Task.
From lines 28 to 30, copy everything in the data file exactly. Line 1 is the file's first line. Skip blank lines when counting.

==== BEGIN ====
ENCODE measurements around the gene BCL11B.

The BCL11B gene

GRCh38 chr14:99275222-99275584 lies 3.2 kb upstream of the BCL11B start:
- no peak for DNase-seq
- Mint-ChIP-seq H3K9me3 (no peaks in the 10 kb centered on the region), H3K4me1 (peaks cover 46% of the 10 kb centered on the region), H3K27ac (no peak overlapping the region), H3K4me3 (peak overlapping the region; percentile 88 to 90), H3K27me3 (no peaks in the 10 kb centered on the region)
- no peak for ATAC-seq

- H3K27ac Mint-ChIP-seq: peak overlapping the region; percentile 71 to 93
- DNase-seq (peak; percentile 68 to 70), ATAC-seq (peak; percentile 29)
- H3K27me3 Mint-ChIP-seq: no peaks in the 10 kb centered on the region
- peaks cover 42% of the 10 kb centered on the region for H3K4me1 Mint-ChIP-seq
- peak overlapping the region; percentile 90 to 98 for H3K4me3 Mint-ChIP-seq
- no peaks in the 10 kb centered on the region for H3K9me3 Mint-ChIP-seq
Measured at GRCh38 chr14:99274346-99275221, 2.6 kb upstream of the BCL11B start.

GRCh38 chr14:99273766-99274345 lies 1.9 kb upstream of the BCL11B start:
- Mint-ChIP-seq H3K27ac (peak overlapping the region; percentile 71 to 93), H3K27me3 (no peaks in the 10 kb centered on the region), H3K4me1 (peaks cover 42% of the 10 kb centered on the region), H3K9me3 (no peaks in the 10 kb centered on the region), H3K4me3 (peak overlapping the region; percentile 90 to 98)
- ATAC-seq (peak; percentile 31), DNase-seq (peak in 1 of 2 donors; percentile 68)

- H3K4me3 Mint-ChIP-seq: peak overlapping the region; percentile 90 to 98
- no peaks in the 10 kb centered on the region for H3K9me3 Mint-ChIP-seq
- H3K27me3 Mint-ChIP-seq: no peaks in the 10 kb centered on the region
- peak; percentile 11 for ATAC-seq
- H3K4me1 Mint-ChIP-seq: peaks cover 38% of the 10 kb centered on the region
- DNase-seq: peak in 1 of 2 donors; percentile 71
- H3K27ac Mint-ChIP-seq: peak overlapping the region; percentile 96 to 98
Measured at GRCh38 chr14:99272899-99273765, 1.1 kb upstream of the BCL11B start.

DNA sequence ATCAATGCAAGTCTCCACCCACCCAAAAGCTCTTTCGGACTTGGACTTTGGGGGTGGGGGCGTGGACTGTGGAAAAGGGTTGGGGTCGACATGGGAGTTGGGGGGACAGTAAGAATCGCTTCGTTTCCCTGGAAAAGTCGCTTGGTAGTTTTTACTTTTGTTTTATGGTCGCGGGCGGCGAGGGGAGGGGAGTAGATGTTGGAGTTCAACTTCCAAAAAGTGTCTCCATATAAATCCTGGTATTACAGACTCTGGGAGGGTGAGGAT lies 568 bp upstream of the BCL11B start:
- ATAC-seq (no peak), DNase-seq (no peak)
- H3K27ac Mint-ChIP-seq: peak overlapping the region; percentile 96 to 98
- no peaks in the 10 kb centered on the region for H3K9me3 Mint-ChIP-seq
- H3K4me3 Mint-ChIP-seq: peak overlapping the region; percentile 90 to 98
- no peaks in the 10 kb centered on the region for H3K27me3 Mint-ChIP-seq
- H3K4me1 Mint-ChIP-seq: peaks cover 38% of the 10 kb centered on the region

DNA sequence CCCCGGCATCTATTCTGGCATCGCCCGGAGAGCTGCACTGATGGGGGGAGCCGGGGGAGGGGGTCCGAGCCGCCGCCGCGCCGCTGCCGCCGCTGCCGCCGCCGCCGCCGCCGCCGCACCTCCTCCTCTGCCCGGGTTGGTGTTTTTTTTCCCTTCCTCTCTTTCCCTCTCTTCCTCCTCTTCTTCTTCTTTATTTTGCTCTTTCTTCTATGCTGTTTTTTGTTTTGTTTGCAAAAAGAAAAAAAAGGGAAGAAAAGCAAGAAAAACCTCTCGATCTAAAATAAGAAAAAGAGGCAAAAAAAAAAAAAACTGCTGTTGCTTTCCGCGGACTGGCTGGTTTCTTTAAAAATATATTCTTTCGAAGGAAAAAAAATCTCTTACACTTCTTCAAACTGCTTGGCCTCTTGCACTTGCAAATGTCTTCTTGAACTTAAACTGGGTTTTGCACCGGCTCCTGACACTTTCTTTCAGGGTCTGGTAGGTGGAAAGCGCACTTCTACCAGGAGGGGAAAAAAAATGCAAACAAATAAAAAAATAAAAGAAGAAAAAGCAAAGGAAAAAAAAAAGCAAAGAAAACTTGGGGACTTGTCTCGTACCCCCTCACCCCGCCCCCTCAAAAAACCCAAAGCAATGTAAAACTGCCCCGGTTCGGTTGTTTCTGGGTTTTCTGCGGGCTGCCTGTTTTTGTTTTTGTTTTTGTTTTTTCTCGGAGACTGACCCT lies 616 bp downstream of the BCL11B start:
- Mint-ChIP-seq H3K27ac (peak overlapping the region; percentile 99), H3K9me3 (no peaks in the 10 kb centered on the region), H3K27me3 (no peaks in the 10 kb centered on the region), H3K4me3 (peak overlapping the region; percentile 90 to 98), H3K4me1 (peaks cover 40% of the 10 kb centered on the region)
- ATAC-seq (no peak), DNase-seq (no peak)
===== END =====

- no peaks in the 10 kb centered on the region for H3K9me3 Mint-ChIP-seq
- H3K4me3 Mint-ChIP-seq: peak overlapping the region; percentile 90 to 98
- no peaks in the 10 kb centered on the region for H3K27me3 Mint-ChIP-seq